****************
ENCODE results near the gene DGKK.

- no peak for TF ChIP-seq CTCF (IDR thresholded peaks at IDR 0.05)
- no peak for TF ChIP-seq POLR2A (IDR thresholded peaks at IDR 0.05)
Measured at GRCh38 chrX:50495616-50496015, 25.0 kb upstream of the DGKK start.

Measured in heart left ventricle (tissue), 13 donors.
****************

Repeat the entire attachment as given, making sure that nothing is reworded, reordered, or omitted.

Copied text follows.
ENCODE results near the gene DGKK.

- no peak for TF ChIP-seq CTCF (IDR thresholded peaks at IDR 0.05)
- no peak for TF ChIP-seq POLR2A (IDR thresholded peaks at IDR 0.05)
Measured at GRCh38 chrX:50495616-50496015, 25.0 kb upstream of the DGKK start.

Measured in heart left ventricle (tissue), 13 donors.